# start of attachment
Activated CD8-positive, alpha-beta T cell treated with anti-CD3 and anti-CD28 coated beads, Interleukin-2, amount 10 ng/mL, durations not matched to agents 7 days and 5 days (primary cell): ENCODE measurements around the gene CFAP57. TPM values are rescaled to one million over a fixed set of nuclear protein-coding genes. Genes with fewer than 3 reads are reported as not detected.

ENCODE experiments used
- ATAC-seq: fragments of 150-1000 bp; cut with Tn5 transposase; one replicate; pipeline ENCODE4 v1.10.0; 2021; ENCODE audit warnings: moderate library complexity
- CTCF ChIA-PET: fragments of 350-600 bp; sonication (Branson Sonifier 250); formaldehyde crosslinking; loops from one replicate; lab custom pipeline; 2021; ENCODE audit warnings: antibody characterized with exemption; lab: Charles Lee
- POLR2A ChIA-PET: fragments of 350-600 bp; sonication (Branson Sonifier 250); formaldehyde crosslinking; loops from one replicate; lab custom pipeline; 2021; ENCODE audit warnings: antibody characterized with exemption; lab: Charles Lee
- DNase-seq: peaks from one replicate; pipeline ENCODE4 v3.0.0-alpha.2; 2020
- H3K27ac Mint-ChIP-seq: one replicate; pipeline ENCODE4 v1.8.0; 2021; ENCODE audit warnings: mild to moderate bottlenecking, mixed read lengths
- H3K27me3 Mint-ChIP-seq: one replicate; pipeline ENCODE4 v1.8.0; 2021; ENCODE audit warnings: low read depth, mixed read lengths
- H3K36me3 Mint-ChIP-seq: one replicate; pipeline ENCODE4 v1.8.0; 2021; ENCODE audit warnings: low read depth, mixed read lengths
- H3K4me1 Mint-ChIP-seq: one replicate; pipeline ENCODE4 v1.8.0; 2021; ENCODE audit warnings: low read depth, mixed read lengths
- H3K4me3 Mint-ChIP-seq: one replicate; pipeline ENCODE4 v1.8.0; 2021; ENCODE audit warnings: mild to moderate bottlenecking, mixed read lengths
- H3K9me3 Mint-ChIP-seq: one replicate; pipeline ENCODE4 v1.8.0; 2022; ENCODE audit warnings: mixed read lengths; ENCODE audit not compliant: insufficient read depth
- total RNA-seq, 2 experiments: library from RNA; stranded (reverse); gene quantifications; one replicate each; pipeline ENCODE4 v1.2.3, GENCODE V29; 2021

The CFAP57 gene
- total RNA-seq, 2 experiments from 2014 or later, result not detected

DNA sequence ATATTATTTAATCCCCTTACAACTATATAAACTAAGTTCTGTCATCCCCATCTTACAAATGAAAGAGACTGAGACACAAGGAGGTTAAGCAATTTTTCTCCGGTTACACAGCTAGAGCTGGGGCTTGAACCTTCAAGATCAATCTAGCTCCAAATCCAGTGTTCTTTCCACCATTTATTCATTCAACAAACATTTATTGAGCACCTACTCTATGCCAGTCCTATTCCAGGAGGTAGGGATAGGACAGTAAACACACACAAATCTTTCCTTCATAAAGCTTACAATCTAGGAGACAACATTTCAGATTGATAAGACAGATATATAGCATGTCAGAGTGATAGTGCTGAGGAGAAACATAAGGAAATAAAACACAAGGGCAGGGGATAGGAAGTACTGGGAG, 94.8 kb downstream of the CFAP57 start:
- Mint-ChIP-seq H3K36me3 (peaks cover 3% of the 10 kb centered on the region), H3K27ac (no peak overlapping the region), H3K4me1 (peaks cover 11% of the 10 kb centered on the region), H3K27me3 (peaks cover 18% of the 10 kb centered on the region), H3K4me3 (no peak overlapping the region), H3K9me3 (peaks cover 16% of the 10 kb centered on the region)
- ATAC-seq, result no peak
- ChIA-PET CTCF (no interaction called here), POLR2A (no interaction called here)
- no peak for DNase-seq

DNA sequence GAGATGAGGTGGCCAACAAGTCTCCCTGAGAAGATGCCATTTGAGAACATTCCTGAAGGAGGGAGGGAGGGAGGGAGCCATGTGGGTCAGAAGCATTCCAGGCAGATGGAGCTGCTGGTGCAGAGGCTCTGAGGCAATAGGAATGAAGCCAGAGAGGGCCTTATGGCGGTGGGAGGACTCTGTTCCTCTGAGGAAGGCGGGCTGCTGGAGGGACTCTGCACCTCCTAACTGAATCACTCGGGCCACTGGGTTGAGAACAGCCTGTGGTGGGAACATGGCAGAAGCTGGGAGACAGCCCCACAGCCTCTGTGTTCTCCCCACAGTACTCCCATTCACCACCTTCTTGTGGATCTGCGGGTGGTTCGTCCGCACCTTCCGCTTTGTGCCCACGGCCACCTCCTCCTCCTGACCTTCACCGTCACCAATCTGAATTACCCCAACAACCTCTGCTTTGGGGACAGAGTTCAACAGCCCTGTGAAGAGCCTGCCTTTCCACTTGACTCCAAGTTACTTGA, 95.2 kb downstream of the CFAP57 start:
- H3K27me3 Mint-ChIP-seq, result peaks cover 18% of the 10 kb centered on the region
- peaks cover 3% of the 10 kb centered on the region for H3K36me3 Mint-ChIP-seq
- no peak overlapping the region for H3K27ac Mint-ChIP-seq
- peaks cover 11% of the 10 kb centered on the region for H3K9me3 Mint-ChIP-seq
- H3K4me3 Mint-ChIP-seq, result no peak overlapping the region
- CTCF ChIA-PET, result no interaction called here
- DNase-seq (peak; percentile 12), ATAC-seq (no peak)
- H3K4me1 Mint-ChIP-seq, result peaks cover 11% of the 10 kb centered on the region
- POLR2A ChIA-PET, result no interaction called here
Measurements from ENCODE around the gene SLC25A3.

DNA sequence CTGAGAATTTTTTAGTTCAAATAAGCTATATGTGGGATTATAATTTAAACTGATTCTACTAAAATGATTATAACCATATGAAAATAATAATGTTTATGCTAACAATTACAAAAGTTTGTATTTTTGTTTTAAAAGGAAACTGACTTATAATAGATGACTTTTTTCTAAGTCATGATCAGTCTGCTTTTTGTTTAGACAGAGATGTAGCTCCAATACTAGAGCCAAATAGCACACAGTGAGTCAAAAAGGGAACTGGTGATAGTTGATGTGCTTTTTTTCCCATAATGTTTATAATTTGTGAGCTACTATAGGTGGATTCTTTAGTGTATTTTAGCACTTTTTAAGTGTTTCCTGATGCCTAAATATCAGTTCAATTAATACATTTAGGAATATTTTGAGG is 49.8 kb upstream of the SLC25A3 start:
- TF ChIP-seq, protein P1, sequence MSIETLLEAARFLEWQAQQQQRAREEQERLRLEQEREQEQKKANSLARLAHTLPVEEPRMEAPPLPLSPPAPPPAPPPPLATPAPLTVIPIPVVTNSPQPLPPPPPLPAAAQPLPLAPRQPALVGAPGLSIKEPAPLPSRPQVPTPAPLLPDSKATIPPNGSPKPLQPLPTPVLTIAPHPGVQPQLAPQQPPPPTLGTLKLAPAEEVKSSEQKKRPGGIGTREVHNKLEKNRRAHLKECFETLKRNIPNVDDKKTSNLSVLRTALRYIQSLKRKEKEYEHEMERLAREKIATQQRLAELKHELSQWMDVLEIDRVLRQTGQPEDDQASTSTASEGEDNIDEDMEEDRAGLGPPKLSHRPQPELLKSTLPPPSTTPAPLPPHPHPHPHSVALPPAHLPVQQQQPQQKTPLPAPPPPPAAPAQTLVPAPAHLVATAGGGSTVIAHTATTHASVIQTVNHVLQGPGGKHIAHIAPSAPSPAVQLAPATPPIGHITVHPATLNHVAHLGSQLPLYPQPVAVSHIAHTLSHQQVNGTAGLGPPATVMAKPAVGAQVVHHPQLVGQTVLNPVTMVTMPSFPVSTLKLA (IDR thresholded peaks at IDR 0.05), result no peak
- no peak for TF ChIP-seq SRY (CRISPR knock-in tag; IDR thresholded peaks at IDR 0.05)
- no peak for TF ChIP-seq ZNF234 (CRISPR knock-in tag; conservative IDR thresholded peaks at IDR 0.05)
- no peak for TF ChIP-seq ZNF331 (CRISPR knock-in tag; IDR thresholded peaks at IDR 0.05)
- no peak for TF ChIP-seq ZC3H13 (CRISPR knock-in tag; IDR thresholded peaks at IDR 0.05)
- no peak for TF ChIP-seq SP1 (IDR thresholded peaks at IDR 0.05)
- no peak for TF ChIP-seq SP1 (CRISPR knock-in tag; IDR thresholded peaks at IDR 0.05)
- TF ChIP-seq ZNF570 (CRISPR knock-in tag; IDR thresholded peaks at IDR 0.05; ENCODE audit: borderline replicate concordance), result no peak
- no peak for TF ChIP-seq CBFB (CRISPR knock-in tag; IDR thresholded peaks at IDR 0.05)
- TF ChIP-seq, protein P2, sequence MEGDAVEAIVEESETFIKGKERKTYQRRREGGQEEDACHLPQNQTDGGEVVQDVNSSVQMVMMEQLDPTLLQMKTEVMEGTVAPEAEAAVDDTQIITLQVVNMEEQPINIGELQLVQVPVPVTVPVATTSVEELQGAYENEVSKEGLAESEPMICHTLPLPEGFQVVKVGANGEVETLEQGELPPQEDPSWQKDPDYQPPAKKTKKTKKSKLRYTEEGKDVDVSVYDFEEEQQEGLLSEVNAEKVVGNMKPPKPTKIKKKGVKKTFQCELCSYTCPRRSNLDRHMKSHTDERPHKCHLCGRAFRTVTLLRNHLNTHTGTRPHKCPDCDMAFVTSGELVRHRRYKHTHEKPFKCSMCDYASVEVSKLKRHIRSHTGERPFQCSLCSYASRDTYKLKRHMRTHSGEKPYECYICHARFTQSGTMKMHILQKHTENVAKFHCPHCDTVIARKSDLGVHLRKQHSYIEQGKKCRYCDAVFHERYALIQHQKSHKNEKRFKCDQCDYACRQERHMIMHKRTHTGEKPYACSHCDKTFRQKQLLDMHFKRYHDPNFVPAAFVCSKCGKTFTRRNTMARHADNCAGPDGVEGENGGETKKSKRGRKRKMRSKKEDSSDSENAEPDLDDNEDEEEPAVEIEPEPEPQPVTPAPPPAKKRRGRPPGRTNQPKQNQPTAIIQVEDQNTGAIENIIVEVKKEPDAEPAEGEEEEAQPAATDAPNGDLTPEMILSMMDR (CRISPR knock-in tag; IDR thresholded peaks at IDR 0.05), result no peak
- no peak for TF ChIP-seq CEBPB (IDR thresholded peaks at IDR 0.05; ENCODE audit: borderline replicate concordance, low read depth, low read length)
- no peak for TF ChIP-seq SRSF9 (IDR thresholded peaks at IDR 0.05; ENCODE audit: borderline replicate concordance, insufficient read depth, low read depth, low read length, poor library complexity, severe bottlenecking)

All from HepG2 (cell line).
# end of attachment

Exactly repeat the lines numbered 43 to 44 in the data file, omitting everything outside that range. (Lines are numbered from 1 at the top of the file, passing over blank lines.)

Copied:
- no peak for TF ChIP-seq CEBPB (IDR thresholded peaks at IDR 0.05; ENCODE audit: borderline replicate concordance, low read depth, low read length)
- no peak for TF ChIP-seq SRSF9 (IDR thresholded peaks at IDR 0.05; ENCODE audit: borderline replicate concordance, insufficient read depth, low read depth, low read length, poor library complexity, severe bottlenecking)